I know whereof I speak. Although I like to think my professional communication skills are fairly sharp, I know I haven’t always been a great communicator at home. I have no doubt my communication shortcomings contributed to my own divorce. I believe I’ve learned a lot from my mistakes.  For the sake of my sons, who live with me, I hope I have.

If I look at communication from the standpoint of my work, I can see some parallels that apply to my personal life. The communication advice I give to clients, to seminar audiences and to readers is easily transferable to my home:

  • Be genuine. I’m participating in a seminar at my church about parenting teenagers. This was one of the first principles we learned. In the business world, it’s essentially the same as “transparency.” Kids, like employees, can smell a phony a mile away. It’s difficult to gain the trust and respect of people who sense you are not being genuine in the things you say and how you say them. Being genuine requires a certain degree of vulnerability — something that business leaders as well as parents often find difficult. But it’s worth the risk because it helps build a foundation of trust.
  • Be available. I work from home, which is both a blessing and a curse. It enables me to be home nearly every day when my sons get home from school, but I admit it’s sometimes frustrating to be in the middle of writing a story or working on a communication plan when they walk in and want to talk about their days. But what a golden opportunity it is to communicate with them! I remind myself how important my availability is to them. Recently I conducted focus groups for a client and one of the chief complaints of employees was that their bosses weren’t available. Communication can’t happen if one party isn’t there.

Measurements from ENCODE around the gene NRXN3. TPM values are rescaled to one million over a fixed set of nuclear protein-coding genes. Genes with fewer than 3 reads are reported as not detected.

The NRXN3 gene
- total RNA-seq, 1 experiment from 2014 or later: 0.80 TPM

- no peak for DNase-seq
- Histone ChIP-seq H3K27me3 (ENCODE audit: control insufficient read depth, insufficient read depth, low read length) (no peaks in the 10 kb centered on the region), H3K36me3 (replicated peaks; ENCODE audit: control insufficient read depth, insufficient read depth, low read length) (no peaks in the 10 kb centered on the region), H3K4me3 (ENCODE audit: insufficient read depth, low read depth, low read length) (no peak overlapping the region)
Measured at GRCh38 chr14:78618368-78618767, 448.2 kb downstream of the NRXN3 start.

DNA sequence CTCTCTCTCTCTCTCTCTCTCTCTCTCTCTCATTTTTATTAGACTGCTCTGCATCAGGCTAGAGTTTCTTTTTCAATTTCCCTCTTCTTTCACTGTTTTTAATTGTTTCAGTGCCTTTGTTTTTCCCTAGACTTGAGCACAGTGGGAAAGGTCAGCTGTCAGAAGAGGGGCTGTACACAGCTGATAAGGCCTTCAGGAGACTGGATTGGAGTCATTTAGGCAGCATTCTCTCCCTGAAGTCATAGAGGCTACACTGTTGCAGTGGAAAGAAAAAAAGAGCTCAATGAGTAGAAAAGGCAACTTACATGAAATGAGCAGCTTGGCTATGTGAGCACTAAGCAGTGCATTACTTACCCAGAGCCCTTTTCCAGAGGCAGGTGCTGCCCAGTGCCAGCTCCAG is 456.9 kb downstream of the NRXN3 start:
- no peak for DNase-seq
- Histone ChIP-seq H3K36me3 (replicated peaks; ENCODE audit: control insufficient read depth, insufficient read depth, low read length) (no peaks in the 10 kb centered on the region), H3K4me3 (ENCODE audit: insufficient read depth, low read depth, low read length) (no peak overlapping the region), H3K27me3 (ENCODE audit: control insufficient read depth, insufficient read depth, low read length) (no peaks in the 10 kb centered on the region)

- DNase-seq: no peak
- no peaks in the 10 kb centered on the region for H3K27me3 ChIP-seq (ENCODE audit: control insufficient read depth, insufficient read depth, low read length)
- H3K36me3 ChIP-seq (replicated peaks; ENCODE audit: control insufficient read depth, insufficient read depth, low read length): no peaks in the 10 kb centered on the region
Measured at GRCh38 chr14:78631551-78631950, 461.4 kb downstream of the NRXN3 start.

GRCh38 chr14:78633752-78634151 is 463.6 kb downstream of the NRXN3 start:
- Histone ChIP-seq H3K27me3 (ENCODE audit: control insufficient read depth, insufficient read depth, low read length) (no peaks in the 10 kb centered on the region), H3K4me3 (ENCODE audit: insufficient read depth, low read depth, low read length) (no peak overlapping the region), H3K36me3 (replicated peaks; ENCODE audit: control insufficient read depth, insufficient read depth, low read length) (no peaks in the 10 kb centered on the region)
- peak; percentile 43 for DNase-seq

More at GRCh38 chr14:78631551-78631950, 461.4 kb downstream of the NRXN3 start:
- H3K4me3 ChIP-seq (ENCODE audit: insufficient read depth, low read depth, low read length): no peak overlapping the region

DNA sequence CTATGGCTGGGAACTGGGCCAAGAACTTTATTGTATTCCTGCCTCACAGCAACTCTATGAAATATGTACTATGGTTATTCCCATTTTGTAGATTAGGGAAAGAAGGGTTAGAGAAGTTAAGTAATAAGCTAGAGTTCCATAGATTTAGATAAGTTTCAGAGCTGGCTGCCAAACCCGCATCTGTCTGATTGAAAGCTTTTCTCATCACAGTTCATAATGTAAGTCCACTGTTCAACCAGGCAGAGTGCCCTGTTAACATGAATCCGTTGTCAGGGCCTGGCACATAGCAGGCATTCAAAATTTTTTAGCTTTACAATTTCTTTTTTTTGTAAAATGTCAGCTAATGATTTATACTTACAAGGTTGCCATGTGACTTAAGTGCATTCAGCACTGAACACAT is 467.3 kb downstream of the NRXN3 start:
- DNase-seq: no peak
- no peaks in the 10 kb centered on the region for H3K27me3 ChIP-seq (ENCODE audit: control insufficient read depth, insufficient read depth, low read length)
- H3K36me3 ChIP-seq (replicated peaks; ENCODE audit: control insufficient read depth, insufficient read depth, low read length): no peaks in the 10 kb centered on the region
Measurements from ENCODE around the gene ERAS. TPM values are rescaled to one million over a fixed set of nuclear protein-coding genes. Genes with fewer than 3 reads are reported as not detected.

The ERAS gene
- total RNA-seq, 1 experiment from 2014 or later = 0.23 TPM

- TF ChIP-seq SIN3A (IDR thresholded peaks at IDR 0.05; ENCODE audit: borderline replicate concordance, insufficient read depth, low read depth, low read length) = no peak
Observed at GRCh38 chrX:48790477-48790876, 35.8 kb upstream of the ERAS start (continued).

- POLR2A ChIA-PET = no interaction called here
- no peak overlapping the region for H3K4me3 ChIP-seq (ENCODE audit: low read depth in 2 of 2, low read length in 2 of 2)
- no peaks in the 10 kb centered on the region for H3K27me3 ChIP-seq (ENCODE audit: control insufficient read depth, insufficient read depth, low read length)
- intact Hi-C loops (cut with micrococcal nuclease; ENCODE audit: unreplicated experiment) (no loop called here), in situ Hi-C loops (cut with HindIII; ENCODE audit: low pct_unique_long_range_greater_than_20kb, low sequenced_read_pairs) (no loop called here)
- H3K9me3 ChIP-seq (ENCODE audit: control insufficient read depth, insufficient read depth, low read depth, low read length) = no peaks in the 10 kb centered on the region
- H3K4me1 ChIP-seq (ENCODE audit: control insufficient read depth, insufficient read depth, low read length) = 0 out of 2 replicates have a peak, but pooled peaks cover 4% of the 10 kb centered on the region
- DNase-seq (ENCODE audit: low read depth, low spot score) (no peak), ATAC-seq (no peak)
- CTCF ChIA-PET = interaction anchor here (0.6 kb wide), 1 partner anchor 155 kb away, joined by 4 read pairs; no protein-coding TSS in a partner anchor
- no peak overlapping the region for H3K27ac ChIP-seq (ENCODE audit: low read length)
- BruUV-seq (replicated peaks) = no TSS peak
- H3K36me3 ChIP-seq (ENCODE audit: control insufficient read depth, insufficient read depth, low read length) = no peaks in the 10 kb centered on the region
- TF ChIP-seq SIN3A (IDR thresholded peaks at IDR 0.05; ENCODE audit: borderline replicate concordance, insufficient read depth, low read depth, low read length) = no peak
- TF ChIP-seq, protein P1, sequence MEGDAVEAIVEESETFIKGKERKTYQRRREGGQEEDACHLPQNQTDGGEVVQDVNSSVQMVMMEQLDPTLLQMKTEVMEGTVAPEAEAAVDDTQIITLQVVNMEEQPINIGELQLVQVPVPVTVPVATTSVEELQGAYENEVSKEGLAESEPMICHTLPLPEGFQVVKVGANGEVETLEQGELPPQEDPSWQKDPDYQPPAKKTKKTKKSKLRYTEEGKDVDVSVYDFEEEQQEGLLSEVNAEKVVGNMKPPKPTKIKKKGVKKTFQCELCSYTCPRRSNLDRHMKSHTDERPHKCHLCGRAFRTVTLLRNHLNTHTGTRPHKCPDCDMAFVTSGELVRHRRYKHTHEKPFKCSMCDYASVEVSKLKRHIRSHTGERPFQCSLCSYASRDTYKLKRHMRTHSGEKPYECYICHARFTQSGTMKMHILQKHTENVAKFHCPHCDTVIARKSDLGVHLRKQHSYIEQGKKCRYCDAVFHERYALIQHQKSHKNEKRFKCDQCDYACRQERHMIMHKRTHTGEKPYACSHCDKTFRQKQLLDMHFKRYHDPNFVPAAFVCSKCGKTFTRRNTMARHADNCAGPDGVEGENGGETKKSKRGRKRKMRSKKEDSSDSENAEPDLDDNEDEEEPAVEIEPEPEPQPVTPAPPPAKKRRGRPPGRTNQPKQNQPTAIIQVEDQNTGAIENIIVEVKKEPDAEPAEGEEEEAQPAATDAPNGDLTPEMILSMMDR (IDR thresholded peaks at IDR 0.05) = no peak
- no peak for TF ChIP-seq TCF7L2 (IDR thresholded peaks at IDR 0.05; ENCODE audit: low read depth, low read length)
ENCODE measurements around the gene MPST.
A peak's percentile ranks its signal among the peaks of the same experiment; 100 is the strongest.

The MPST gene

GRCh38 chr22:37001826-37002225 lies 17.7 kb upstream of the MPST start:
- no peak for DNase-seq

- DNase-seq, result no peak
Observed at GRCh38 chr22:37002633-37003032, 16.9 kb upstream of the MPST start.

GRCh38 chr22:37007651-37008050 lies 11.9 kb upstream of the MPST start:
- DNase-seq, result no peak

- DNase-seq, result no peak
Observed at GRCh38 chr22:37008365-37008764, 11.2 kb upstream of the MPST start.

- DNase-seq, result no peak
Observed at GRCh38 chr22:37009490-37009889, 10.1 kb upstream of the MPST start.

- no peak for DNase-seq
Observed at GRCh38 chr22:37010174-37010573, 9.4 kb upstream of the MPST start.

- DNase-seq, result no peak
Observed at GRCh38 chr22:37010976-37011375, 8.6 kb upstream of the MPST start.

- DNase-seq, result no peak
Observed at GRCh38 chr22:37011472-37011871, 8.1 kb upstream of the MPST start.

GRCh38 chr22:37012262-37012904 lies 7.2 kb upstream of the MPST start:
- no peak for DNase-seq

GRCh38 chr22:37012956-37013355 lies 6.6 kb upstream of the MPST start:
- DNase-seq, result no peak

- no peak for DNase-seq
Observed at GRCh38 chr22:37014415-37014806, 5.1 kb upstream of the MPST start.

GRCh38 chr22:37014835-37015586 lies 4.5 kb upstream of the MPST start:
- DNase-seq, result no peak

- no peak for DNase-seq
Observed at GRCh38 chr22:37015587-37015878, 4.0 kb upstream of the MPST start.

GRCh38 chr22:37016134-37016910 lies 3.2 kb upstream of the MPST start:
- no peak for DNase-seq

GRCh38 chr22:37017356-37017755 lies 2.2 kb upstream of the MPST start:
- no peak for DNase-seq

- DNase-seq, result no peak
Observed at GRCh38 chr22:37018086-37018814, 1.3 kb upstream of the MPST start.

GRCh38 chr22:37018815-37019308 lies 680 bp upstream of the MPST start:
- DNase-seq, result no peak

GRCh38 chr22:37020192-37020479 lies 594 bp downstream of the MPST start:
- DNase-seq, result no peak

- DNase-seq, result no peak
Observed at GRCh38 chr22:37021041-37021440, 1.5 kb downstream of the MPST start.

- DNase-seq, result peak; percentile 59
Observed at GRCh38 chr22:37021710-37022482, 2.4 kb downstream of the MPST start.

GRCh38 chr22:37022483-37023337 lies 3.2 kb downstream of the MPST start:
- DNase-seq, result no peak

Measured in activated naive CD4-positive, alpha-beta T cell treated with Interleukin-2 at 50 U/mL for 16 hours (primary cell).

• Be engaged. Neither can communication happen if both parties aren’t engaged. There’s the old cliche of the dad sitting behind an open newspaper while his wife or kids are trying to engage him in conversation. Well, that’s not far from the truth in many families as well as many organizations. Today, the newspaper has been replaced by the BlackBerry, but the effect is the same. Put it down. It’s so important to really hear what our kids are saying. Ask questions. Have a real dialogue. I’m amazed at how little engagement on my part it takes for my sons to open up and start talking about what’s going on at school or with their friends.
  • Be empathetic. This word is often misunderstood. Empathy doesn’t mean validating or agreeing with everything our kids say. It means putting ourselves in their shoes so we at least understand why they feel the way they do or say the things they say. I’ve had plenty of bosses in my career who weren’t professional communicators, so I often felt isolated and misunderstood in my work. However, I can think of one who empathized with the challenges I faced even though he had never faced them himself. He was one of my best bosses. I’ve found when I show empathy to my sons, they are much more willing to open up to me about what’s going on in their lives.
  • Be clear. Occasionally my 13-year-old comes home from school and tells me about an assignment, but he is unclear on some of the details. The lack of clarity is sometimes due to his not listening very well and it is sometimes due to vague instructions from the teacher. Regardless, clear communication has not taken place. Effective communication is an interactive process. It requires give and take, repetition and inqusitiveness. Saying something once rarely is sufficient. I’ve learned this is true in my own interactions with my sons. Yes, I get tired of repeating myself — but if it ensures that my kids are clear about rules, instructions and expectations, I’ll do it. At work, bosses often are required to discuss expectations with employees and then document them. Maybe we should have the same requirement in our homes.

If there is one thing I’ve learned about workplace communication, it is that the most successful organizations have given considerable thought and planning to communication and have executed those plans with rigor and discipline. Maybe our families could benefit from the same.